By Jason Foumberg
If there was an awkward reveal during “Publication in the Expanded Field,” Triple Canopy’s presentation this past March (as part of Columbia College’s Interdisciplinary Arts Department visiting artist program) of their Internet art magazine, it didn’t come via their slogan, “Slowing down the Internet,” nor in their ability to convince writers and artists to transform their materials into purely digital terms, such as a downloadable program that randomly casts shadows across your desktop, nor in their conviction that technology is finally satisfying both the archival impulse and the creative drive. No, the eye-opening moment arrived as an aside during the Q&A: Triple Canopy, the art magazine on the cutting edge of the digital divide, confessed the hope to one day anthologize its online magazine into a printed book. It’s too expensive to keep up with ever-evolving technology, said their web developer, so a book would be permanent, a safeguard against the dematerialization of electronic content. This reversal, this coveting of the physical, ink-and-paper format by a new media group, turns the crisis of the publishing industry on its head. We have experienced the future of the published page, and it is inadequate.
If Triple Canopy were a book, it might read like “Blast Counterblast,” a newly published collection of artists’ writings and short fiction from the WhiteWalls imprint, edited by Anthony Elms and Steve Reinke. Both Triple Canopy and “Blast Counterblast” envision an ideal reader who wants to be educated, inspired and surprised, all at once—and they push readers through exciting interfaces and design enhancements. Triple Canopy presents text as a multimedia experience, and the essays in “Blast Counterblast” have words heightened with colored ink, like suggestions for hyperlinks that the reader must connect. These modifications are subtle, respecting the fact that content should ensnare readers too.
“Blast Counterblast” was conceived to synthesize Wyndham Lewis’ 1914 publication “Blast” and Marshall McLuhan’s 1969 response, “Counterblast.” Both of those texts use expressive typography to carry the weight of provocative messages. “Blast Counterblast,” with bombastic fonts from a Ryan Trecartin script and evocative calligrammes illustrating Elijah Burgher’s personal history of sexual awakening, is pleasantly unpredictable and meaty. At first read, the book presents itself as a skeptical inquiry into new art forms, especially time-based social practices. It contains a manifesto, by Joerg Becker and Irena Knezevic, but “Blast Counterblast” doesn’t congeal into a movement or treatise the way that “Blast” and “Counterblast” did, instead acting as a curated sourcebook of countercultural (read: odd) inspiration, on topics ranging from animals and children to art theory and anal sex, reflecting the passionate, open and curious attitudes of our creative generation.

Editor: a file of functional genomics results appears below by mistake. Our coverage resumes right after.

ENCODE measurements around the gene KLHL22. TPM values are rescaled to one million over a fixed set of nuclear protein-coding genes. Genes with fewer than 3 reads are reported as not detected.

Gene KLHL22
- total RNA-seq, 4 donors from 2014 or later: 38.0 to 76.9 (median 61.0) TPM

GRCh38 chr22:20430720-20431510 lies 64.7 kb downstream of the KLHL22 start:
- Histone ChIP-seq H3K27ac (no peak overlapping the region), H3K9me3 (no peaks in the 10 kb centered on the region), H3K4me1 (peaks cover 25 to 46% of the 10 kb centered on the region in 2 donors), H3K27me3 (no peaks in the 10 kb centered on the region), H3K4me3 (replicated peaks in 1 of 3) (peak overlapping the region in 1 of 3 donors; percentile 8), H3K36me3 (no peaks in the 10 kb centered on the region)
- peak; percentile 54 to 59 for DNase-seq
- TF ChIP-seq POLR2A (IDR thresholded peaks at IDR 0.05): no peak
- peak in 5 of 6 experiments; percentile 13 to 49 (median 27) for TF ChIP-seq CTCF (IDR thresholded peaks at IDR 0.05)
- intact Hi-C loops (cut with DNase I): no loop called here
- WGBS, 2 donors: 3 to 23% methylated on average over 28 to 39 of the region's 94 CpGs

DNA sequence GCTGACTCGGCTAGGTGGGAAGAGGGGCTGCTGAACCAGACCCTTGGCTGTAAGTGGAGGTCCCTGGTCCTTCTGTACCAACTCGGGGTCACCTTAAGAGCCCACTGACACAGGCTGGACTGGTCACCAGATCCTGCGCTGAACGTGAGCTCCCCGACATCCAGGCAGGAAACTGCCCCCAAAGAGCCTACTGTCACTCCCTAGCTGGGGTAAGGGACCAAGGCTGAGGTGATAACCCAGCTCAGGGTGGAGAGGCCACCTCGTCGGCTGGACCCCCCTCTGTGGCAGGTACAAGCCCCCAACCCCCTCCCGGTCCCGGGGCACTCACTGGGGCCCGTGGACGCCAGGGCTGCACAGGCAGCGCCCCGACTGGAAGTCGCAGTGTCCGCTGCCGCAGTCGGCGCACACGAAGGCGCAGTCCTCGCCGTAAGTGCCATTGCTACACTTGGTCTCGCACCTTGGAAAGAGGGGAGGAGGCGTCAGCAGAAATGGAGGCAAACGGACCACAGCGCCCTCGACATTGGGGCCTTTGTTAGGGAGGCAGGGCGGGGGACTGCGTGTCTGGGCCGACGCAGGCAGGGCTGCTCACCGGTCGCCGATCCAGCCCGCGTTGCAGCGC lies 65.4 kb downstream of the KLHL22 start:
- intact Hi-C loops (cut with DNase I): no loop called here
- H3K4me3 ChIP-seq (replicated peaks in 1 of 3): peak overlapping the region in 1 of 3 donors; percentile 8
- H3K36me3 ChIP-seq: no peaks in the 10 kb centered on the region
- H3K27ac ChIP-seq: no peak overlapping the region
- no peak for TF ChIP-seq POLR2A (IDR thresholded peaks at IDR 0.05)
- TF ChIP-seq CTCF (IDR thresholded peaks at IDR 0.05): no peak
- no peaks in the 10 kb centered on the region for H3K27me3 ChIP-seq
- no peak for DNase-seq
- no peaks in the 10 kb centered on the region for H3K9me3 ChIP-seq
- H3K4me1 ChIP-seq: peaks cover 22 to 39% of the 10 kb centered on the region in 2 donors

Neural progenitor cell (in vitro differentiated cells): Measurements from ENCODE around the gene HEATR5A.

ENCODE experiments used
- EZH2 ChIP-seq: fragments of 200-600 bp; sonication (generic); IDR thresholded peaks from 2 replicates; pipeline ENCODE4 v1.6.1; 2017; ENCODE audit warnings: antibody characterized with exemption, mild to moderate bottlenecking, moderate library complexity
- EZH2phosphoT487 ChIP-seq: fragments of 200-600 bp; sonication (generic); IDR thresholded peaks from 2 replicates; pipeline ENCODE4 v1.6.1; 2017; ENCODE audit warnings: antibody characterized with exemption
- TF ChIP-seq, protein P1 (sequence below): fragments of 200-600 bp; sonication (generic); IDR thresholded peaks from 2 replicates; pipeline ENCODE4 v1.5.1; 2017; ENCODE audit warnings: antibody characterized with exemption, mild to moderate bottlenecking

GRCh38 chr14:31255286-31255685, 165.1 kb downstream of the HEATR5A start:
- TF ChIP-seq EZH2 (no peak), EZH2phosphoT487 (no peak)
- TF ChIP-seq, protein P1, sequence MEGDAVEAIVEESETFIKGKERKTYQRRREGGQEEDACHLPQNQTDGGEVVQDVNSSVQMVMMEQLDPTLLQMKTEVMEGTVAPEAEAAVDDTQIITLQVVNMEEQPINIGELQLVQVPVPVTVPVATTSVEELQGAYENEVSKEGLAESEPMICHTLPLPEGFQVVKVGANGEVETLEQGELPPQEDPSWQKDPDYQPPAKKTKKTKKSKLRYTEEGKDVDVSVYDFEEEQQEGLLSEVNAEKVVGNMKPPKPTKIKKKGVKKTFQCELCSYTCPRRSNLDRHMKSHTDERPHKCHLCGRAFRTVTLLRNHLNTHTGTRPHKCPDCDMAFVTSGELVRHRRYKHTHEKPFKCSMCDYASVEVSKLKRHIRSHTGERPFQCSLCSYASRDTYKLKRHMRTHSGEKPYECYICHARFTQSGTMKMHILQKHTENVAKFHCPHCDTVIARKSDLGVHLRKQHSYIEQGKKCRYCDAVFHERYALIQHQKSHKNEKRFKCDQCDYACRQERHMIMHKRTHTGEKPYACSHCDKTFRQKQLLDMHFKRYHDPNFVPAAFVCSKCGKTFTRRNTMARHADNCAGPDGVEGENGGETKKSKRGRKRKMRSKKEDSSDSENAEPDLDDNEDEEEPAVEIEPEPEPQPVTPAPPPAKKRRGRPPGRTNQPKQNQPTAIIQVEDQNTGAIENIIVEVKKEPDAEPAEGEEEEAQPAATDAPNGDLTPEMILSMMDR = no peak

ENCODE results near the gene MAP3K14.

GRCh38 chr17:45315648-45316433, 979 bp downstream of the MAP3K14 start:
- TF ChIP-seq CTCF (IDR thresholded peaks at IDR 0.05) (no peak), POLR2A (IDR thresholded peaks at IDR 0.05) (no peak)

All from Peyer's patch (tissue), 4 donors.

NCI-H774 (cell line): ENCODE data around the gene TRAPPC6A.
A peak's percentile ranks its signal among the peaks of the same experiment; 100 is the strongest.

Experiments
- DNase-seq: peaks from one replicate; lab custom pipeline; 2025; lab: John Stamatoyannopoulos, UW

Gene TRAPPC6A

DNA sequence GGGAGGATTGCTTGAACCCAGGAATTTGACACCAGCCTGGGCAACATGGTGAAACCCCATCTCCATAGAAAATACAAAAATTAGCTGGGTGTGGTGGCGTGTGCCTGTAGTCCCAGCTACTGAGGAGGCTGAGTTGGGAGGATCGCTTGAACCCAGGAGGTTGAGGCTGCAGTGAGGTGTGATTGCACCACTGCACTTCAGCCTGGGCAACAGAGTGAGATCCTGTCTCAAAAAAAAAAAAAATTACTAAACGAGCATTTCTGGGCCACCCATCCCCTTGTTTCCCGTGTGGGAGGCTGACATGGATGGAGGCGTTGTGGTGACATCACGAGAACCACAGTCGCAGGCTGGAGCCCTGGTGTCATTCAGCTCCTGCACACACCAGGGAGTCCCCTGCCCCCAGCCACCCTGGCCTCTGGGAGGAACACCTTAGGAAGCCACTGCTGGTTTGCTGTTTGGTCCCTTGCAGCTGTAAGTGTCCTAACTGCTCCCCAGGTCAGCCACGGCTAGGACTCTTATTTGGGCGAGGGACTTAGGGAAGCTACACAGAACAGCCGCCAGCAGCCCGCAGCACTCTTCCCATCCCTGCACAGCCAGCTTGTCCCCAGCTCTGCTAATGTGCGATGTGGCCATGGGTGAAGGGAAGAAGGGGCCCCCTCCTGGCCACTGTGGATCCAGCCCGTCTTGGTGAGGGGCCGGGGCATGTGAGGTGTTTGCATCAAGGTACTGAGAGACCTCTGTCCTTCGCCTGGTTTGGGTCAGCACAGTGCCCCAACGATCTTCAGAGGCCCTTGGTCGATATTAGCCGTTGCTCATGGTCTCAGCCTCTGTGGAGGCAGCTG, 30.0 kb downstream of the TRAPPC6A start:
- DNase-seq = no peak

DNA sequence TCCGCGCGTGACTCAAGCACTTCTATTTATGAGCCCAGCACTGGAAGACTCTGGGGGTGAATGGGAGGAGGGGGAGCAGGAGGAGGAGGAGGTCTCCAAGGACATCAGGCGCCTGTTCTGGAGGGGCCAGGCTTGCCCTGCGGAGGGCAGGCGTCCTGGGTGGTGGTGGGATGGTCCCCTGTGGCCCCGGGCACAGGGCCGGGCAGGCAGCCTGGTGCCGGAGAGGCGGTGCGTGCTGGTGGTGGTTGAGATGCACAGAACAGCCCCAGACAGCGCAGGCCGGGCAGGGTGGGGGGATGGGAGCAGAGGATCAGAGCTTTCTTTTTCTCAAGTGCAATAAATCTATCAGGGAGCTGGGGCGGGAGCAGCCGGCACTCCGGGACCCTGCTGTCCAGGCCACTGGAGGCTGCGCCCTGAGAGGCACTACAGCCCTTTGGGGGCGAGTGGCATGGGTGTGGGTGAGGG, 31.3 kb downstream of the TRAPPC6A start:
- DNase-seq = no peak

While Triple Canopy is looking back to ink-and-paper technology, and many artists are filling up on nostalgia for primitive Internet technology (such as 256-bit animations and clip art), Molly Springfield is looking at the proto-history of the Internet. For an essay published on Triple Canopy in 2010, Springfield assessed the ill-fated life work of Paul Otlet (1868–1944), who she calls “the kooky grandfather of the Internet.” His Mundaneum was an attempt to store, classify and access humankind’s wealth of knowledge. He produced twelve-million index cards, housed in card catalogs, before the Mundaneum lost support and he spun out. Nobody could figure out how Otlet’s information cards could be collectively accessed. It was deficient because the electronic network that Otlet envisioned was born decades after he died.
Springfield decided that Otlet’s endeavor was fraught not just by being hatched too soon, but because his methods were insufficient to inspire users and audiences. She writes, “People have a limitless capacity to shake off established categories and forge previously overlooked connections between ideas. Otlet’s tendency to neglect these possibilities—his unyielding devotion to universal classification—was his greatest limitation.”
To resurrect Otlet without going so far as to implement his Mundaneum, Springfield has produced a series of drawings based on Otlet’s diagrams and writings. Springfield draws precisely, with graphite on paper, copies of texts in a trompe-l’oeil style that perfectly reproduces mechanical typography and its messages. As a form of critique, Springfield cannibalizes her own Otlet research by reproducing her Triple Canopy essay as a Word document with editor’s marks before it went online. She evacuates one of Otlet’s diagrams, such that his Bibliography Pyramid is transformed into a geometric abstraction, which Otlet might think to be deficient, practical man that he was. None of this makes Otlet more accessible. Springfield’s drawings confuse Otlet’s legacy as if his own card catalog were emptied into the wind. Are we chained to our technology, or freed by it?
Molly Springfield’s “The Proto-History of the Internet” shows at Thomas Robertello Gallery, 27 North Morgan, through August 18.
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